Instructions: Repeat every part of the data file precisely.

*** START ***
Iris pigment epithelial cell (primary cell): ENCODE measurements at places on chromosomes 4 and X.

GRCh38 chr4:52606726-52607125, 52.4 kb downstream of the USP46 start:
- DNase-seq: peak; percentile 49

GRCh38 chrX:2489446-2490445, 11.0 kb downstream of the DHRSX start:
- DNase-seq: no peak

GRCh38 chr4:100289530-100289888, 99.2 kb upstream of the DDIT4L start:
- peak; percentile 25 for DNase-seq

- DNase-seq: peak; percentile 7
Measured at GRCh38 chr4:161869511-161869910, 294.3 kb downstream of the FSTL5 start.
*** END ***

Iris pigment epithelial cell (primary cell): ENCODE measurements at places on chromosomes 4 and X.

GRCh38 chr4:52606726-52607125, 52.4 kb downstream of the USP46 start:
- DNase-seq: peak; percentile 49

GRCh38 chrX:2489446-2490445, 11.0 kb downstream of the DHRSX start:
- DNase-seq: no peak

GRCh38 chr4:100289530-100289888, 99.2 kb upstream of the DDIT4L start:
- peak; percentile 25 for DNase-seq

- DNase-seq: peak; percentile 7
Measured at GRCh38 chr4:161869511-161869910, 294.3 kb downstream of the FSTL5 start.